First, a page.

OpenDNS will give the greatest benefits if you are with a crappy ISP, relatively close to OpenDNS servers, or if you want the benefits of their user control panel (filtering), or only access addresses unlikely to be cached by your ISP or near to you (geographically).

May I suggest that some comment be made in the header of the tutorial which incorporates some of the issues raised here.
My System SpecsSystem Spec
02 Jul 2009   #17
Zidane24

Windows 7 Home Premium x64 - Mac OS X 10.6.4 x64
 
 

Quote   Quote: Originally Posted by Charles Kane View Post
Having done some research and sought some comments from my ISP here in Australia (Internode), I'm going to have a go at answering my own questions. These answers are based on some pretty quick research none of which was very in depth. However because some of it is based on my Australian ISPs comments, I think it should be taken into account by anyone considering the move to openDNS (or any other DNS).

1. Anyone can use OpenDNS, OpenDNS actually recommends some easy changes to the router (rather than to the LAN settings, though that is fine too.
2. One of the benefits touted to OpenDNS is the control panel control it offers, especially the ability to block addresses. (i.e. content filtering say if you have kids). however to get these "advantages" you will need to register with OpenDNS - which seems a straightforward process. There are plenty of controls one can use through your control panel once you are registered.
3. OpenDNS claims speed improvements to your internet experience through the caching of internet addresses. However the benefits of this claim must be weighed against factors such as your location (I think their main servers are in Palo Alto in the US and maybe London), the quality of your own ISPs caching, and particularly whether your ISP is using any particular servers to provide content.

This means that for me in Australia on Internode, the OpenDNS resolvers are at least 12 hops away from me (if its Palo Alto) - roughly 200ms and the NODE DNS servers are maximum 4 hops away - about 40ms so the benefits may be illusory.

Also, if If I only access domains that are:
- unlikely to have been accessed by anyone at my ISP recently.
- nameservers responding to those domain queries are further away in response time than the the OpenDNS resolvers then there might be a speed increase. A few milliseconds here and there, otherwise the speed benefits may not exist. Network latency dominates DNS resolution time. The Pacific Ocean is the problem here.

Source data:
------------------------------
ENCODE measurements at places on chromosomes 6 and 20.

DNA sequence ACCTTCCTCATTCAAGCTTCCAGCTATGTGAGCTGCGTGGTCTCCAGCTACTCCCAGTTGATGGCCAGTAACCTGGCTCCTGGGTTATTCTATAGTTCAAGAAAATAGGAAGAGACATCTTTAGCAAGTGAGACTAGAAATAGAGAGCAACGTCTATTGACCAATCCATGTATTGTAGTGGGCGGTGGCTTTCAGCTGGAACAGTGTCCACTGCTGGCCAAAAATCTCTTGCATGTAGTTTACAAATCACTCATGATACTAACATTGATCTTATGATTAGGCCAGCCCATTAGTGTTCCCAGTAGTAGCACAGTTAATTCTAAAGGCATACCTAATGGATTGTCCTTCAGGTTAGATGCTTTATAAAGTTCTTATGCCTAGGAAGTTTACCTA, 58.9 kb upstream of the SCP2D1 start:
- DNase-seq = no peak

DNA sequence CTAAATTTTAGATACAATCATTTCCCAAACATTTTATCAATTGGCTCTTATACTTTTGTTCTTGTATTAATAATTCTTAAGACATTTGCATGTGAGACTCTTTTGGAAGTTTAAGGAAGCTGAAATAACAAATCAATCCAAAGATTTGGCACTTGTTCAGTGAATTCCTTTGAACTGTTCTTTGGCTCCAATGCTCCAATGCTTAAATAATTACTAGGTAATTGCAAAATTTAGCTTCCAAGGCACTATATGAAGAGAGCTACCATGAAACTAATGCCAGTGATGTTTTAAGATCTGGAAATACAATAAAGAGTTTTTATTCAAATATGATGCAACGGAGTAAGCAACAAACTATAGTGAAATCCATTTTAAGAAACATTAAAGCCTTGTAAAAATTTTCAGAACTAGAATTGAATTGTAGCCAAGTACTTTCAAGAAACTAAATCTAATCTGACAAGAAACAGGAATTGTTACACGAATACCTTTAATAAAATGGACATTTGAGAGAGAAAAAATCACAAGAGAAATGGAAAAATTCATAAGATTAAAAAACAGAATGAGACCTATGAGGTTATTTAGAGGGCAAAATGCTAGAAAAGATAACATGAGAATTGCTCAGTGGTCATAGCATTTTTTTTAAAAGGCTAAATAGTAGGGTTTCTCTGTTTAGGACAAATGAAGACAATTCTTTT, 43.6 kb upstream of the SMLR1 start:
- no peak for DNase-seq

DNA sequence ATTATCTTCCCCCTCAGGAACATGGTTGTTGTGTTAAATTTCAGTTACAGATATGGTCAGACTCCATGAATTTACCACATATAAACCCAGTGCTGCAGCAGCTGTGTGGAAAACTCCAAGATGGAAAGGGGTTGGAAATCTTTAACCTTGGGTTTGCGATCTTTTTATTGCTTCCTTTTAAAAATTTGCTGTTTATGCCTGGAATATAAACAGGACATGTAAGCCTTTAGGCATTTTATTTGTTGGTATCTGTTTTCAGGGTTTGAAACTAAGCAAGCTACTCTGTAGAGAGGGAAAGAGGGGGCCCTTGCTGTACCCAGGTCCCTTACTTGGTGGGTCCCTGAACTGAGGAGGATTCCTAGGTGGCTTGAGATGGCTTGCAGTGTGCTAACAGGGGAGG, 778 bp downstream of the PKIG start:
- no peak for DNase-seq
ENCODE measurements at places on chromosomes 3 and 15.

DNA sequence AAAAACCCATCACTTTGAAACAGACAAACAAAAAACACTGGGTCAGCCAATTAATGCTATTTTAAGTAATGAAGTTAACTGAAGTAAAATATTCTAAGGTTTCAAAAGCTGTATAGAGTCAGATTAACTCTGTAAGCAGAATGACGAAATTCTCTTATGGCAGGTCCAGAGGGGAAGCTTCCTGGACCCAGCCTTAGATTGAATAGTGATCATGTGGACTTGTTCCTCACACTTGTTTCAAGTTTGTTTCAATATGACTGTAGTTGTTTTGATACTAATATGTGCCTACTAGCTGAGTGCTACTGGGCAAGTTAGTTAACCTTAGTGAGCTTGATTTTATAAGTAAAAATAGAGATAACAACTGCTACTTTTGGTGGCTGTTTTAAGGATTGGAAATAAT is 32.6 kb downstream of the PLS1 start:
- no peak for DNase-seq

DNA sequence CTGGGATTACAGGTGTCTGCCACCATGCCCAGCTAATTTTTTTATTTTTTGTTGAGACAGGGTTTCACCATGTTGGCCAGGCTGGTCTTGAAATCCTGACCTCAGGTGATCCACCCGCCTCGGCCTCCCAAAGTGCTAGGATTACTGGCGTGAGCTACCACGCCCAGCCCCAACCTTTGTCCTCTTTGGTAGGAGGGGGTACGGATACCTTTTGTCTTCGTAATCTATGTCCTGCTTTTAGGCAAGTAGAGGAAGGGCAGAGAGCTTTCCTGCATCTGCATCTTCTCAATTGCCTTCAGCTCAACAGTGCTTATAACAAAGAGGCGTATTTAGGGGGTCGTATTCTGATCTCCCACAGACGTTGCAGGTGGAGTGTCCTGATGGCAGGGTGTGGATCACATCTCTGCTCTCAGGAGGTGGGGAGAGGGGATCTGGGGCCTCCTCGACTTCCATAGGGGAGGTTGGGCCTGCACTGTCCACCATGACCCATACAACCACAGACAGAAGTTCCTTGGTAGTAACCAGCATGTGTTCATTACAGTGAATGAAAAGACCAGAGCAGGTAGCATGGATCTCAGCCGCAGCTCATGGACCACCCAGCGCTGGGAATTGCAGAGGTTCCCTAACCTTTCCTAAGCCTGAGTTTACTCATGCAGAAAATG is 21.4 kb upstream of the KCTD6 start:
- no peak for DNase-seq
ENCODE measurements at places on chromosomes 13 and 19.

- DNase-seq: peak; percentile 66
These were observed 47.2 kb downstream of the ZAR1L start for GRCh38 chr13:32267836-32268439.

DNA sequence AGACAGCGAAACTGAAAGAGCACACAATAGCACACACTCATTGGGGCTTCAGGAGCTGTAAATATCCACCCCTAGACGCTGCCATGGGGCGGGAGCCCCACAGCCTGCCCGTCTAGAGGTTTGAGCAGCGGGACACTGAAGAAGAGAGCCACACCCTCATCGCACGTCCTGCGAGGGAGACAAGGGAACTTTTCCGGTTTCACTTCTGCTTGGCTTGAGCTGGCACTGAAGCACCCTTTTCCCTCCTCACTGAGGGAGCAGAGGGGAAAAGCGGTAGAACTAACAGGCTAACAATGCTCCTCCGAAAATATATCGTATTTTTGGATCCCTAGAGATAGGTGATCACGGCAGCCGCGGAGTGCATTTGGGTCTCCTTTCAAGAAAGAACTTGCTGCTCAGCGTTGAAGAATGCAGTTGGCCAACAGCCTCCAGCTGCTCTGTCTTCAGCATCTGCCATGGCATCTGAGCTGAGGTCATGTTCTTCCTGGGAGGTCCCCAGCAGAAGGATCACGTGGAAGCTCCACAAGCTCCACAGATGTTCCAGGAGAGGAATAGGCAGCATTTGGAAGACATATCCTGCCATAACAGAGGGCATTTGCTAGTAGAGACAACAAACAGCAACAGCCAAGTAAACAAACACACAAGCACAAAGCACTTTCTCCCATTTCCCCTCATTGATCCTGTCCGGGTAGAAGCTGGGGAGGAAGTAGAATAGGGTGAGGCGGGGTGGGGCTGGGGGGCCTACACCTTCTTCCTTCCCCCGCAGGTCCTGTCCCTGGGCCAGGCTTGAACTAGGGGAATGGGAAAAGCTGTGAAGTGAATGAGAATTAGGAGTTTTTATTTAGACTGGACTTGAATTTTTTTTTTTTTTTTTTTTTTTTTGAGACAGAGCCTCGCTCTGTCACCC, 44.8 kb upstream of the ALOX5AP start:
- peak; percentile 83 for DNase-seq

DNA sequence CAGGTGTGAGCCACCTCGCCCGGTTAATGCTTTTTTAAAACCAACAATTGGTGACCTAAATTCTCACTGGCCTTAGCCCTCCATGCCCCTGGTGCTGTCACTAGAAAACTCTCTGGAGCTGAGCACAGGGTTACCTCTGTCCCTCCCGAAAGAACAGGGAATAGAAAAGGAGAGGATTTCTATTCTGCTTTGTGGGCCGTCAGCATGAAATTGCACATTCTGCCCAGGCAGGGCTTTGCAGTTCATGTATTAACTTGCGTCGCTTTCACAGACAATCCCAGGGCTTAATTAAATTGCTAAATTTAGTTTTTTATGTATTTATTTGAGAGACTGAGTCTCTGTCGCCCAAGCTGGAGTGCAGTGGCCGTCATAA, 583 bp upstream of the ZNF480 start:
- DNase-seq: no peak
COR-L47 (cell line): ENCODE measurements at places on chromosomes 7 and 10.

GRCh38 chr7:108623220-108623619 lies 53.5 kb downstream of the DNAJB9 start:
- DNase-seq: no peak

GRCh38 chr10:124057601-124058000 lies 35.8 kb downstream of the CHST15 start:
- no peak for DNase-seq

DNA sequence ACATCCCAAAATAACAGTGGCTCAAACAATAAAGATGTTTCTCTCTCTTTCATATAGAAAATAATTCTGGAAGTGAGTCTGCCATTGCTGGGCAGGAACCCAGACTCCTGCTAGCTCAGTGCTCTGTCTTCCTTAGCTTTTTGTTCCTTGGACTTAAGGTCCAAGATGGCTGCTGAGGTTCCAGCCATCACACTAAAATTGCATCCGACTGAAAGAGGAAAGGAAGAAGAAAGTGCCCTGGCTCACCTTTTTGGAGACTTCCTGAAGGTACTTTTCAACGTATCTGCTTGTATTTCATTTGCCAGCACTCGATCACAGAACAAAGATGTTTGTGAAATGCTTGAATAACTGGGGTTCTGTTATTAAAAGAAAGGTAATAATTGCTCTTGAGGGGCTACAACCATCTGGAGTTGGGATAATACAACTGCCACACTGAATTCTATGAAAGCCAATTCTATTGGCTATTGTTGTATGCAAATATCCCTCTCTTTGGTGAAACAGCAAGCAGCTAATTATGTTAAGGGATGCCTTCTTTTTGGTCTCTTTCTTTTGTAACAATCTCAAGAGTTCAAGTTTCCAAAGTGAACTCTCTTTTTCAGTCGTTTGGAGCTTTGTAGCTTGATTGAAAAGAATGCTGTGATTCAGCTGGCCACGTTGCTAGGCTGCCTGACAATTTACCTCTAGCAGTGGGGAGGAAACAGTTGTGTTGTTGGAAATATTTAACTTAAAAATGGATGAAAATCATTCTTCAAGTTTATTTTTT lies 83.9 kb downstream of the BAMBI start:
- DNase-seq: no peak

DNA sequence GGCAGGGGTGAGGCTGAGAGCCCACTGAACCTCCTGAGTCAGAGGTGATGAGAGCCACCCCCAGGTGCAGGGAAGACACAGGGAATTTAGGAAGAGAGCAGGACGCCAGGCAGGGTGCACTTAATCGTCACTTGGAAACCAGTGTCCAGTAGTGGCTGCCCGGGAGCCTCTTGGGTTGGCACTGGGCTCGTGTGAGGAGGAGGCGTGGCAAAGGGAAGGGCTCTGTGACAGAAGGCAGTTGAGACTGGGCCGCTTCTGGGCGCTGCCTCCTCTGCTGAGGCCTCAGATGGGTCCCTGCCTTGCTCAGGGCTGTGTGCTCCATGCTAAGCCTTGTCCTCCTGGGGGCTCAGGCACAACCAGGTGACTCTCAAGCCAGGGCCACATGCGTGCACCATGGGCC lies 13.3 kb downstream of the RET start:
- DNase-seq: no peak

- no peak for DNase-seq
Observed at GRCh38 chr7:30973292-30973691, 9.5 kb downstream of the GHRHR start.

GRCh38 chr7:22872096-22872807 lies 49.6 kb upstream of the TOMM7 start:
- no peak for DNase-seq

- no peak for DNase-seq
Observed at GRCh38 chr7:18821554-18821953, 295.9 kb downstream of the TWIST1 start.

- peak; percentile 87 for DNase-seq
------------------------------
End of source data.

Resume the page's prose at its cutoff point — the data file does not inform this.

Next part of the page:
Perhaps more importantly is that at least in Australia, as much as we complain, many of our ISPs are of high quality and provide additional benefits (partly because of our distance from e.g. California). In the words of the Internode rep:
The Akami delivered content is particularly important with streaming video and audio, but generally things like big downloads and the like. (This includes Microsoft Download and Microsoft Update).

So it seems that if you are accessing addresses which are rarely used and therefore not cached with your ISP you may observe some speed benefits, but at least in Australia, these are going to be pretty marginal.

OpenDNS will give the greatest benefits if you are with a crappy ISP, relatively close to OpenDNS servers, or if you want the benefits of their user control panel (filtering), or only access addresses unlikely to be cached by your ISP or near to you (geographically).

May I suggest that some comment be made in the header of the tutorial which incorporates some of the issues raised here.
Fantastic post. Eventhough it would seem that this is a finished article, I love posts like this that supplement it so well and help me to "beef up" the tutorial to be a complete resource on the subject. Again fantastic and I will get the tutorial up to speed here shortly.
My System SpecsSystem Spec
04 Jul 2009   #18
Zidane24

Windows 7 Home Premium x64 - Mac OS X 10.6.4 x64
 
 

Quote   Quote: Originally Posted by Zidane2424 View Post
Fantastic post. Eventhough it would seem that this is a finished article, I love posts like this that supplement it so well and help me to "beef up" the tutorial to be a complete resource on the subject. Again fantastic and I will get the tutorial up to speed here shortly.
lol quoting myself

...anyways I did a major overhaul to the tutorial to "broaden the horizons" of it (we all tend to be self-centered aren't we)? This should cover the concerns of just recommending one particular DNS server instead of just alternative DNS servers in general. I hope you guys like the changes....please send me anymore suggestions you can think of so I can give it-it's final polishing (RTM anyone? )
My System SpecsSystem Spec
04 Jul 2009   #19
streetwolf

Windows 7 x64 RTM Retail
 
 

two things i don't like about opendns. Try entering address CNN and you get an OpenDNS page not CNN.COM. This is if you have the option that adds .com to your address.

Secondly OpenDNS uses google.com for something. I often see it on my status bar before I get to my site.

Trying Advantage right now and CNN works just fine. Will keep an eye if it links out to Google.
My System SpecsSystem Spec
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 DNS Addressing - How to Change in Windows 7